* Consummation of proposed deal could be lengthened
* Stakes high for Bank of America's potential liability
* Investor objectors win round against the banks
By Grant McCool
NEW YORK, Oct 19 A judge on Wednesday decided
to keep a proposed $8.5 billion settlement over Bank of America
Corp's mortgage-backed securities in federal court,
potentially dragging out the litigation.
The stakes are high for Bank of America, which had hoped
the agreement would resolve uncertainty over potential
liabilities tied to pools of soured loans sold to investors by
Countrywide Financial Corp, the mortgage lender it bought in
Countrywide was the largest U.S. mortgage lender before
being taken over by BofA, a disastrous purchase analysts say
has effectively cost more than $30 billion after accounting for
lawsuits and writedowns.
Any delay in resolving the case will add to uncertainty
about the bank and could result in a higher payout to the
mortgage-backed securities investors.
The proposed agreement also calls for Bank of America to
improve its mortgage servicing practices, but lawyers for a
class of homeowners argued the servicing changes called for
would not be corrective.
A number of investors objected to the proposed settlement,
which Bank of New York Mellon Corp , the trustee for the
mortgage securities, presented to a state judge in June for
approval. A hearing to consider approving the deal had been
scheduled for Nov. 17 in New York State Supreme Court.
In Wednesday's written ruling, U.S. District Judge William
Pauley in Manhattan agreed with one objector, institutional
investor Walnut Place, that the case belonged in federal
"The settlement agreement at issue here implicates core
federal interests in the integrity of nationally chartered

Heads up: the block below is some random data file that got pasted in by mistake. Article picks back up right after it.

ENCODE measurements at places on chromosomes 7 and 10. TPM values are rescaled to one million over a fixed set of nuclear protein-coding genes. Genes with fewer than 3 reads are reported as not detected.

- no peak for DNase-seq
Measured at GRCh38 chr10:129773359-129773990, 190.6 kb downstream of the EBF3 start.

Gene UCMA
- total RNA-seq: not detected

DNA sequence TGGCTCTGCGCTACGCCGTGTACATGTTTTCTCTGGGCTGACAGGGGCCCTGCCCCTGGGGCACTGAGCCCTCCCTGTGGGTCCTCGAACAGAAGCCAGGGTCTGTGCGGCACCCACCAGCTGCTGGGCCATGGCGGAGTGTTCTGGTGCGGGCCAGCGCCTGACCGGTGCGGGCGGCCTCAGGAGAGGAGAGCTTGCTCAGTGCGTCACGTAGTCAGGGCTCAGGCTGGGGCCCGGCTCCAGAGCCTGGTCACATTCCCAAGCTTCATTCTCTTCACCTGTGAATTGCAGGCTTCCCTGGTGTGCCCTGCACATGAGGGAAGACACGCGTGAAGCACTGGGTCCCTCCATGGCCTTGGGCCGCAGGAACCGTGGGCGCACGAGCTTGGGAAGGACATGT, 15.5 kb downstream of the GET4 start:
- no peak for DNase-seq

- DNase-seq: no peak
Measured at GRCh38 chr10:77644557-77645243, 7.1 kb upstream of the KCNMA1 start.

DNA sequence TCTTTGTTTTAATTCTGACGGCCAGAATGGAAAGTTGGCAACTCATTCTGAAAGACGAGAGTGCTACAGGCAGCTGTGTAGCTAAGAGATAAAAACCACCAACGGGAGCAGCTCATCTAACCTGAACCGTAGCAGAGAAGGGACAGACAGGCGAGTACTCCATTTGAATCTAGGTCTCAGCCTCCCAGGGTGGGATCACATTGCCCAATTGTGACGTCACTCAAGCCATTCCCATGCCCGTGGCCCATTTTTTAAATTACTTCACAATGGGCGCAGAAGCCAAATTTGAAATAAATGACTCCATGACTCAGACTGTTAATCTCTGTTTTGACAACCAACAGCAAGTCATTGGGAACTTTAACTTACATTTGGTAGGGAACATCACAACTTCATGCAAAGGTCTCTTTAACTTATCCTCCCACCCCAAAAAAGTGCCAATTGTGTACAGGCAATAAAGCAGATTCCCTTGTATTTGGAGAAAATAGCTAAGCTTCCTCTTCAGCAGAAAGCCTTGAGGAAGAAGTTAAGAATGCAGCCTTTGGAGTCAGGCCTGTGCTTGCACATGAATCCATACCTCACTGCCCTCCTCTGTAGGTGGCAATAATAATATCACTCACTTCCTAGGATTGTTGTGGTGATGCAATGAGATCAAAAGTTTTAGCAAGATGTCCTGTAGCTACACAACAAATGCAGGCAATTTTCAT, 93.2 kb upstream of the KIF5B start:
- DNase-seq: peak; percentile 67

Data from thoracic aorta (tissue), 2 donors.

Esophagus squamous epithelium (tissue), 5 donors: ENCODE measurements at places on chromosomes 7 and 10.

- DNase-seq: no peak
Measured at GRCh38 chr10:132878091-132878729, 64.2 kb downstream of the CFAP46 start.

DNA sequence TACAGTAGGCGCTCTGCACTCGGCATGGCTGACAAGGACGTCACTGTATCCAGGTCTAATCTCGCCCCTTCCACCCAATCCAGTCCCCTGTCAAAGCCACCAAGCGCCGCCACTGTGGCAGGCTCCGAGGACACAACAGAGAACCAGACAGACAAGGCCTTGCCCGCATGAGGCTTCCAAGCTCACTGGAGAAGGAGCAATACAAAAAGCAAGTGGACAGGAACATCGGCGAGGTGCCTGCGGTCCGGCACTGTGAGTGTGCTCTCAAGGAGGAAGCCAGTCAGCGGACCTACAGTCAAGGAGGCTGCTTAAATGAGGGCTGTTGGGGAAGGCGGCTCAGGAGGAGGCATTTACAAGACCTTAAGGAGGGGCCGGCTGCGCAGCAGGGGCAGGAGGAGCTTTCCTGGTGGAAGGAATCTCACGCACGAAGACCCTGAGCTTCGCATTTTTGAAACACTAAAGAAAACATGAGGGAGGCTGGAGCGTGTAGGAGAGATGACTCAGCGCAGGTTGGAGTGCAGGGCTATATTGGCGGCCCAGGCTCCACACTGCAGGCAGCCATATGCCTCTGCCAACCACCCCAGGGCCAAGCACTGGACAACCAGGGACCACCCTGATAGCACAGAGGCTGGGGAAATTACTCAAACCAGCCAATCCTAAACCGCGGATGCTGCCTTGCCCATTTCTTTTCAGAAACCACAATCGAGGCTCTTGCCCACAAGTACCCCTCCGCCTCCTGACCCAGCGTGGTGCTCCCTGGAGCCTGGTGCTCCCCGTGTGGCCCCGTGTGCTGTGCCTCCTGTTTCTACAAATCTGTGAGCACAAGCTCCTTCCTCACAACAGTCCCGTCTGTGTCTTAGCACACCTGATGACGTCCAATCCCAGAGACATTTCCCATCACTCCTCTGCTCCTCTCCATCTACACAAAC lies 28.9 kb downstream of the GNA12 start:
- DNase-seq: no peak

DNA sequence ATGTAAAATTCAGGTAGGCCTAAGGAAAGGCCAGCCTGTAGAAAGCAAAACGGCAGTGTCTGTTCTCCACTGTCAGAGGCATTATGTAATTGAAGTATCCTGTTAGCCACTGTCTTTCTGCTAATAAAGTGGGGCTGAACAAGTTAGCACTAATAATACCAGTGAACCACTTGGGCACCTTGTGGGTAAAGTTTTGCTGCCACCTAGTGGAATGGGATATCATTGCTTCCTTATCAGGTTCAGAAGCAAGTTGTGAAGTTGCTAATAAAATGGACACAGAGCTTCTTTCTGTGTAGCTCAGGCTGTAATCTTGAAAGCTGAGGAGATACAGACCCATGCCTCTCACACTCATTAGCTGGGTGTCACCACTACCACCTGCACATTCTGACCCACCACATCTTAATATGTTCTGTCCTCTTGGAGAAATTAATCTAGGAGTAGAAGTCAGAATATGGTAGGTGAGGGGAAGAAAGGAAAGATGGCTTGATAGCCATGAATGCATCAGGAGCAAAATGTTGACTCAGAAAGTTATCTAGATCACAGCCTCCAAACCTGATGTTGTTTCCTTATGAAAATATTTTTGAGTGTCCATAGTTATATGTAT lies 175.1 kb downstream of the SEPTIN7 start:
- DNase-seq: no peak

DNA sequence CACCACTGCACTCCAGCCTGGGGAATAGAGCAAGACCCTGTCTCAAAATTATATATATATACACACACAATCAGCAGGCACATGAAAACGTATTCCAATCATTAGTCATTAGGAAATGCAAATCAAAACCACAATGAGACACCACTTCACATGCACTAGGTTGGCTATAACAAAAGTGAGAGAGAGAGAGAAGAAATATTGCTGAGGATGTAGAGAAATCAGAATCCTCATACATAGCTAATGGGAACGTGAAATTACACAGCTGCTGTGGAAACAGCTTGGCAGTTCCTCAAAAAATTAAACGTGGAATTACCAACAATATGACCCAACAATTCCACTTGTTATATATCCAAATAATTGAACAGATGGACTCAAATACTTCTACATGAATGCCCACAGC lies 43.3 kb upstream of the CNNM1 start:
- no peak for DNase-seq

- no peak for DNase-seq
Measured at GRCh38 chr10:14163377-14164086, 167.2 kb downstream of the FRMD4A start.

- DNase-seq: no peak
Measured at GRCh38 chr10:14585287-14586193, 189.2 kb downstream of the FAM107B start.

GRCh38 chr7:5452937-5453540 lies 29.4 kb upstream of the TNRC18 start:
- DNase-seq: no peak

banks and the vitality of national securities markets,"
Pauley's order said in part. "A controversy touching on these
paramount federal interests should proceed in federal court."
HEARING SET FOR NOV. 3
The judge ordered the parties to appear in his court on
Nov. 3 to discuss management of the case.
Among others who sought to block the accord is New York
Attorney General Eric Schneiderman. He accused Bank of New York
Mellon of fraud for misleading investors about its role and
saying the accord provided benefits that put that bank in a
conflict of interest.
Danny Kanner, a spokesman for Schneiderman, had no
immediate comment on Wednesday's ruling.
In response to the ruling, Bank of America spokesman
Lawrence Grayson said, "We believe there are compelling reasons
why the agreement should receive judicial approval in the court
with appropriate jurisdiction."
Bank of New York Mellon spokesman Kevin Heine had no
immediate comment. A lawyer for Walnut Place could not
immediately be reached for comment.
In general, when complex financial litigation is removed to
federal court from state court, it slows down the process,
according to lawyers not involved in the case.
"The judge is going to want to look through the case, he's
going to want to review what was filed in the state court, see
new submissions and no doubt hear from counsel for the parties
directly," said Mark Rifkin, a lawyer with Wolf Haldenstein
Adler Freeman & Herz LLP in New York.
Last month, Pauley peppered lawyers for Bank of New York
Mellon and Walnut Place with questions in the bid by Walnut for
the case to be resolved under the Class Action Fairness Act of
2005. CAFA requires big-money class actions to be supervised by
a federal judge.
The proposed settlement was filed in state court as a
special proceeding known as Article 77 and not as a class
action. Article 77 in state court usually covers family trust
matters. The agreement covers 530 mortgage pools with $174
billion of unpaid principal balances.
Walnut Place argued in court papers that negotiations
between the trustee and investors were held in secret.
But the trustee said it had given public notice of talks
over eight or nine months with investors including BlackRock
Inc and Allianz SE's Pimco.
The cases are re: The Bank of New York Mellon, New York
State Supreme Court, New York County, No. 651786/2011; and The
Bank of New York Mellon et al v. Walnut Place LLC et al, U.S.
District Court, Southern District of New York, No. 11-05988.